The Marriage of Alice B. Toklas by Gertrude Stein
Jermyn Street Theatre
This celebration of the relationship between writer and art collector Gertrude Stein and her life partner Alice B Toklas at last gets its European première, delayed for two years by the pandemic, directed by author Edward Einhorn.
We can all quote “A rose is a rose is a rose” but I must admit, I have never really “got” Gertrude Stein’s genius, but Einhorn’s Stein is very sure she embodies it. Indeed, a discussion of who is a genius is one strand of his play: among her friends, Pablo Picasso is a yes but Ernest Hemingway no, but both are invited to this imaginary wedding (in their day, same-sex marriage wasn’t an option).
Indeed, Einhorn makes his whole play a game of pretend beginning with Natasha Byrne’s formidable Gertrude Stein announcing: “I am Gertrude Stein pretending to be Alice Toklas pretending to be Gertrude Stein”. Alyssa Simon’s Alice does likewise, but vice versa, and Kelly Burke and Mark Huckett as Picasso and Hemingway pretend to be themselves as well as wives, mistresses and models, a matador, Sylvia Beach, T S Eliot, James Joyce, Matisse and other celebrities given a name drop—most of whom have received wedding invitations from Alice. As each makes an entrance, it is paired with a sound and a lighting effect.
There isn’t any real plot but instead a montage of delightful absurdism in a sequence of short scenes, each of which is titled with its name appearing in picture frames that cover the wall of the set: "Arrival of the Guests", "The Wedding", "The Honeymoon" (that one very comically explicit) and so on.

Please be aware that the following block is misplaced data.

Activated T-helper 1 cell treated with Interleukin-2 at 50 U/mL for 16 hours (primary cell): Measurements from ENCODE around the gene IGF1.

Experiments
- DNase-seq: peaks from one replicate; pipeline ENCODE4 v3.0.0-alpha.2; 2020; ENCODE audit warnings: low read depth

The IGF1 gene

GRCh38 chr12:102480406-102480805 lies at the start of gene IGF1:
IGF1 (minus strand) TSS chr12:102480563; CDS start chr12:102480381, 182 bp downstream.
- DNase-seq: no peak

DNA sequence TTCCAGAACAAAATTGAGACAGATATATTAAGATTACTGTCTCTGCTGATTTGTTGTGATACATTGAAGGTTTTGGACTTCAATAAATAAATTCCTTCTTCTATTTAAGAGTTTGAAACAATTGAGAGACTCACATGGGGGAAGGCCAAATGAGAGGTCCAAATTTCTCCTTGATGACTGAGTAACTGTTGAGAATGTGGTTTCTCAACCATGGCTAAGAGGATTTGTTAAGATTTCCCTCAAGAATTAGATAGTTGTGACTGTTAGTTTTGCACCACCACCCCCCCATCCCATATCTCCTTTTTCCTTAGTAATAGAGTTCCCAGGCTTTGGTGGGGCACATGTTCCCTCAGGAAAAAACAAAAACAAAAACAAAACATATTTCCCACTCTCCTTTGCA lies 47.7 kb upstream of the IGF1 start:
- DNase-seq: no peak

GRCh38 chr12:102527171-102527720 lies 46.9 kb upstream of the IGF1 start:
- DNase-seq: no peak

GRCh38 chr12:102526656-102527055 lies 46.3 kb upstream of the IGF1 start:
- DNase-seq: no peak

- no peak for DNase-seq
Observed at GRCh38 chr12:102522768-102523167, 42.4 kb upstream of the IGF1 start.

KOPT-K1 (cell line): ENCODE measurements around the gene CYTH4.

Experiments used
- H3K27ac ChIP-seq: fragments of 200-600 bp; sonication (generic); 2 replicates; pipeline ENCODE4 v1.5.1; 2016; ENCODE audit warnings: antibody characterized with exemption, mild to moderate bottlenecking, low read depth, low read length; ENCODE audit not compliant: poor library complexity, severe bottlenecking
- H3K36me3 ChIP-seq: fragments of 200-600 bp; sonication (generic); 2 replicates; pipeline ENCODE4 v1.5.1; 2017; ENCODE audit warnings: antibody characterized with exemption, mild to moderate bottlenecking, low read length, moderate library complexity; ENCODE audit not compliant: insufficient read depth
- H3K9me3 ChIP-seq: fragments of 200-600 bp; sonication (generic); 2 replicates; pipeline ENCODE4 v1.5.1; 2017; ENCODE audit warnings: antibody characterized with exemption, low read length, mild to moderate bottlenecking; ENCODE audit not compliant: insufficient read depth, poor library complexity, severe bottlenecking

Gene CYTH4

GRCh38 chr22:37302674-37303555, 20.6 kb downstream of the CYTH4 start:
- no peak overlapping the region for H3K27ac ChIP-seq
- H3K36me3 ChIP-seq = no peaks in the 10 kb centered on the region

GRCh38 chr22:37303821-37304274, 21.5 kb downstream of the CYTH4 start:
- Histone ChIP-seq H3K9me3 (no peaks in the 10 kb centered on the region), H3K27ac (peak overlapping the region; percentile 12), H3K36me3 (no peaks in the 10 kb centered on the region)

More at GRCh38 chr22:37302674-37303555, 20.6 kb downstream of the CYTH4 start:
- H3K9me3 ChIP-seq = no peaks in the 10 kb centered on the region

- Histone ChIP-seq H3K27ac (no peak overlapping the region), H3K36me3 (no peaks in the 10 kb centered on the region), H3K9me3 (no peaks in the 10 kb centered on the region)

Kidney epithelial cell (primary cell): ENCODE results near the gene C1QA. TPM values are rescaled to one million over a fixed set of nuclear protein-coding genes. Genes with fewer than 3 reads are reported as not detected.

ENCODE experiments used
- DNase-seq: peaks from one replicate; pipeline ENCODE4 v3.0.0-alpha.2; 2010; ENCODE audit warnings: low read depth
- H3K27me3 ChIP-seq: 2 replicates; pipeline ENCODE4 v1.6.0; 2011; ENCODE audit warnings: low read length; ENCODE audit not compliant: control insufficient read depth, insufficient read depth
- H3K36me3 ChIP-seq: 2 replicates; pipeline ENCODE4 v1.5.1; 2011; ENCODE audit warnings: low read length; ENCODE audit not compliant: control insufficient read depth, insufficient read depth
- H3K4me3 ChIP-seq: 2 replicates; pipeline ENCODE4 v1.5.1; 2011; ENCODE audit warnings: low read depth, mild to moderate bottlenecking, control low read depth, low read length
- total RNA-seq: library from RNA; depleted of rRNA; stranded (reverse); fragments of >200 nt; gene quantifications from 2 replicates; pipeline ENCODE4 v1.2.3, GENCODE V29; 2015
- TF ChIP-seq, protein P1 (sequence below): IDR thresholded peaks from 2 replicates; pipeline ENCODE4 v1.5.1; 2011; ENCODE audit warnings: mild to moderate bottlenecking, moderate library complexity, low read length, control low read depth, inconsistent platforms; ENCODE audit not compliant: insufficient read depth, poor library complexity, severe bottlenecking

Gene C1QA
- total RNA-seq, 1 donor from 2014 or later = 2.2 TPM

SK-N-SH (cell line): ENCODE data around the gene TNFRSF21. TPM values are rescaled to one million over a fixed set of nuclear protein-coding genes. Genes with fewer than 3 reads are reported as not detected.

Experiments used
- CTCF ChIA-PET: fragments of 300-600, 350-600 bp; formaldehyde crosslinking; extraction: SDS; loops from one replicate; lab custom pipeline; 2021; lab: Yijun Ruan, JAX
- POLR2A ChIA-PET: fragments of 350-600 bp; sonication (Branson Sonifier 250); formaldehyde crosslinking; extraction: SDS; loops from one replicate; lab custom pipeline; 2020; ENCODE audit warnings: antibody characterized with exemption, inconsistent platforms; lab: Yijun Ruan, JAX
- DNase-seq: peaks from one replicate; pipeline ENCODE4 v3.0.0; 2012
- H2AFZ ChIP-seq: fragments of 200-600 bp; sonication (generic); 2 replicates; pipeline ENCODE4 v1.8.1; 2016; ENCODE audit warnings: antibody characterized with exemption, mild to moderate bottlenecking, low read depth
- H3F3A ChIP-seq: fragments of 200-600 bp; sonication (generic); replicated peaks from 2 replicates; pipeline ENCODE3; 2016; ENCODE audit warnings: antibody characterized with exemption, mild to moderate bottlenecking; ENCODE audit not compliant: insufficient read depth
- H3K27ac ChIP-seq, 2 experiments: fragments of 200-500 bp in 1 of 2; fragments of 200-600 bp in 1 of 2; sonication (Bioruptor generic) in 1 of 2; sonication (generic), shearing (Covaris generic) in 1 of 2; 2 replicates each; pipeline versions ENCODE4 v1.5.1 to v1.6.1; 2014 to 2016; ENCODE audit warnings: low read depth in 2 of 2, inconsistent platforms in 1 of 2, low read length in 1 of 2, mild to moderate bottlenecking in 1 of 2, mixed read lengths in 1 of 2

Alyssa Simon’s Alice starts off a bit buttoned-up but shares her dreams of being in heaven meeting Solomon and Moses and confident that, though there is no Jewish heaven, Gertrude will be there because of her genius.
Mark Huckett is a gruffly butch Hemingway to counter Stein’s charge that he is homosexual and in love with the matador, lithe Kelly Burke instantly switches between broadly sketched characters, even officiating as the celebrant at the Jewish wedding which is complete with canopy and glass to smash and followed by some bubbly for all the guests in the audience.
This is all great fun, camp metatheatre that flares up in bullfight flamenco. It takes its cue from Stein herself, who pretended to be Alice in writing The Autobiography of Alice B. Toklas, but it is also touchingly serious in presenting the devoted love of this celebrated lesbian couple. “I am my beloved and my beloved is me,” declares Alice.
One scene is labelled “Farce” and these accomplished and well-matched actors perform most of the play’s 90+ minutes deadpan and hilarious, but this is pretending; in real life, despite lifelong devotion, Gertrude and Alice weren’t legally married. Suddenly, the show becomes a comment on how the rest of the world then regarded such a relationship. Perhaps cancel that past tense; homophobes still speak of pretended families and pretended relationships.
Reviewer: Howard Loxton